Monitoring programme: Biodiversity - BirdsProgramme topic: Birds
Updated on 15 June 2016
The monitoring of this sub-programme is: not coordinated.
Common monitoring guidelines: missing.
Common quality assurance programme: missing. National QA/QC exist.
Common database: missing.
Healthy wildlifeViable populations of speciesNo illegal pollution
Biological features:A description of the population dynamics, natural and actual range and status of species of seabirds occurring in the marine region or subregion.
Other relevant legislation (Q8a)
Water Framework Directive/Chemical quality
Detailed information on monitoring frequency and spatial resolution has not yet been collected from all countries but will be added.
White-tailed eagles are resident and faithful to their territories throughout their lifetime. These features provide good opportunities for long-term monitoring of populations and breeding performance. Nest sites are checked annually for occupancy and the reproductive output is recorded for each occupied territory. Based on the frequency distribution in the population of occupied nests containing 0, 1, 2 or 3 nestlings, three reproductive parameters are assessed: the proportion of reproducing pairs in the population (Breeding success), the mean number of nestlings per successfully breeding pair (Nestling brood size) and the the mean number of nestlings per checked pair in the population (Productivity).
Based on data from nests inspected by climbing the nest tree, and excluding nests checked only from the ground, nestling brood size is a precise standard. Nest trees are climbed for precise assessment of reproductive parameters. Some samples are taken from the ground. In connection with these nest visits, measurements and biological samples are taken. The following parameters are usually measured from the nestlings: wing chord (for estimation of age in days), tarsus width and depth (for estimation of sex, see Helander 1981, Helander et al.2007), weight (for nutritional status) and in some areas feather and blood samples (for chemical analyses and genetic studies). The nestlings are ringed using an international colour ringing programme for identification, according to Helander (2003b). Dead eggs and shell pieces are collected for measurements, investigation of contents and chemical analyses, for studies on relationships with reproduction. Feathers shed from adults are generally collected. All samples collected in Sweden are archived in the National Specimen Data Bank.
Eagles presently breed along the coasts and mainland shores of the whole Baltic Sea, and are monitored in a network of national projects with harmonized methodology. Monitoring is made for the entire population. There are sub-regions with small subpopulations: the Gulf of Finland, and especially the Kattegat where the species was brought to extinction in the 1800s but where resettlement is now in progress.
Monitoring is to be carried out to fulfill assessment requirements of HELCOM ecological objectives that are specified through HELCOM core indicators.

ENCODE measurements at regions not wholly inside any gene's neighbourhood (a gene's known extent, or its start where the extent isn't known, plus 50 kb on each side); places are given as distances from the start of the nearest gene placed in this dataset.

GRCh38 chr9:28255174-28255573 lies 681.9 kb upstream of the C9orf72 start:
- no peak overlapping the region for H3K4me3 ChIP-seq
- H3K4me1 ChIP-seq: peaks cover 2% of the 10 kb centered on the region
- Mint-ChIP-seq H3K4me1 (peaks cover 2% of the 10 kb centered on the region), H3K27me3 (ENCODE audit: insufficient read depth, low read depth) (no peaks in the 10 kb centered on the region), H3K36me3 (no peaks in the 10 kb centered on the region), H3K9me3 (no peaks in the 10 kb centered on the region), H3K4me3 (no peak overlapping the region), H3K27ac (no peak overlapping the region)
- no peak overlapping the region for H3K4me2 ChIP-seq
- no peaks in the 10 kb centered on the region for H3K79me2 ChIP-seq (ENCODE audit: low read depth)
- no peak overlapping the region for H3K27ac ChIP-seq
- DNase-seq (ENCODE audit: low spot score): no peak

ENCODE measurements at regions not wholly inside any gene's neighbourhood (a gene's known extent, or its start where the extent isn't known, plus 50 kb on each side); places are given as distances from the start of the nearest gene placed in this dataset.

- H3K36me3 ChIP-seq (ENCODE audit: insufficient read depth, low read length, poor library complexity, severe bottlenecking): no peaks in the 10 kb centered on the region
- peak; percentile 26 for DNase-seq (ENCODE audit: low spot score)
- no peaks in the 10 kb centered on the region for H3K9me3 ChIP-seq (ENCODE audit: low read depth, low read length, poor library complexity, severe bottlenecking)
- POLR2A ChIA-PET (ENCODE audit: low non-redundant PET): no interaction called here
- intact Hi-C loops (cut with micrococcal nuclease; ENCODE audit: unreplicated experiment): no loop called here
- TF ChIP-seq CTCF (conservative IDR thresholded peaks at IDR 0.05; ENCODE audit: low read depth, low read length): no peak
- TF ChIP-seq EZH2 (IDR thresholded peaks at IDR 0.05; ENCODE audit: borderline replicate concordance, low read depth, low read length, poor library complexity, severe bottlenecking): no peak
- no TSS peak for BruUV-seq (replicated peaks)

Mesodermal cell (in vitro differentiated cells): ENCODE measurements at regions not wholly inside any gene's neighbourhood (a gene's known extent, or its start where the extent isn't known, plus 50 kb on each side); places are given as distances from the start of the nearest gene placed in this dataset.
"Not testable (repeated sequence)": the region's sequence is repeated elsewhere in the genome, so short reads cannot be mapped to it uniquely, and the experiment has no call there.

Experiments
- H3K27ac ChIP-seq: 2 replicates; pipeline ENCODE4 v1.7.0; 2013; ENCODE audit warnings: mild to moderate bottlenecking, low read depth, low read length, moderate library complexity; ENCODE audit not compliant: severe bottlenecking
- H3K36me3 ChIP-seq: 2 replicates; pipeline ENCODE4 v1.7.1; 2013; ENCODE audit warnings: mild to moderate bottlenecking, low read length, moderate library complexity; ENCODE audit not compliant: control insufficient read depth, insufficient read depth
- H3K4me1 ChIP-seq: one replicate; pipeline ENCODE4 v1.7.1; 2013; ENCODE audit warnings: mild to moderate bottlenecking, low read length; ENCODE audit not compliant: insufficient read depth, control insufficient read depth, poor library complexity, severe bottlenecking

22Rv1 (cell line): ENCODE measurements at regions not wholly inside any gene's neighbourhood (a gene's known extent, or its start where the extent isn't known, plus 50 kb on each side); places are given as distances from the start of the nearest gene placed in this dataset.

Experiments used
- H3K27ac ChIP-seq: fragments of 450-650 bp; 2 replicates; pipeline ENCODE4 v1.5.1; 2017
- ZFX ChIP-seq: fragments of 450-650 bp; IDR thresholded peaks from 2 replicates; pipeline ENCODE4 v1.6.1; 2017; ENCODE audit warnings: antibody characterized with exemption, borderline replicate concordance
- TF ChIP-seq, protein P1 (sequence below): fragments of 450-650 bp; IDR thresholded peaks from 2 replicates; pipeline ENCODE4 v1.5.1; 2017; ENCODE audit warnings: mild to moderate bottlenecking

The requirements on monitoring can include number of stations, the sampling frequency and replication.
White-tailed sea eagle reproductive ability is monitored annually by assessing the frequency distribution of occupied eagle nests containing 0, 1, 2 or 3 nestlings (3 being the maximum in this species). These data are used for the assessment of the three indicators of reproductive ability: breeding success, nestling brood size and productivity. Survey techniques and sampling methods are presented in (Helander 1994b, Helander et al. 2007, 2009). For assessment of nutritional condition of nestlings, weight and winglength (for age) is required.
The core indicator 'Productivity of white-tailed eagle' describes not only biomagnification of contaminants, but also persecution, disturbance of nest sites, food availability and availability of suitable nesting sites. This indicator combines the breeding success and brood size into a single indicator and assesses the reproductive output of the population. It is a useful indicator in studies on relationships between reproduction and anthropogenic pressures and also a vital parameter in assessments of population status in management perspectives. Most Baltic Sea countries are monitoring white-tailed eagle and for assessment purposes monitoring should be done in all areas along the Baltic coast where the species occurs in adequate minumum abundance. In order to include white-tailed eagles that forage specifically in the coastal ecosystem zone and marine area, only breeding pairs in the coastal area should be considered (tentative boundary up to a maximum of 10 km inland from the coastal mean water line, in accordance with the guidelines of EC Nature 2-5, 1993).
Other bird species are currently not being monitored for marine bird health.
Adequacy for assessment of GES
Monitoring should provide adequate data and information to enable the periodic assessment of environmental status, and distance from and progress towards GES as required by MSFD under Article 9 and 11.
Assessment of natural variability
Quantitative. Natural variability in reproductive output is very small for this species.
National data centres
Contact point to national monitoring programmes will be added.
Population development of White-tailed eagle
Core indicator Productivity of white-tailed eagle